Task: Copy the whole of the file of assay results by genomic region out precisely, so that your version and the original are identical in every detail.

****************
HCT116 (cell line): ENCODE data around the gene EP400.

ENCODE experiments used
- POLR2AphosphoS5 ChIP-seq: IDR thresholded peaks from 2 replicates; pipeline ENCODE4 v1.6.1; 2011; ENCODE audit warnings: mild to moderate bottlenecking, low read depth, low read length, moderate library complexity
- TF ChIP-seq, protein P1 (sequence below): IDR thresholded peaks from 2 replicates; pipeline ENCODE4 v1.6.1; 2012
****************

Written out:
HCT116 (cell line): ENCODE data around the gene EP400.

ENCODE experiments used
- POLR2AphosphoS5 ChIP-seq: IDR thresholded peaks from 2 replicates; pipeline ENCODE4 v1.6.1; 2011; ENCODE audit warnings: mild to moderate bottlenecking, low read depth, low read length, moderate library complexity
- TF ChIP-seq, protein P1 (sequence below): IDR thresholded peaks from 2 replicates; pipeline ENCODE4 v1.6.1; 2012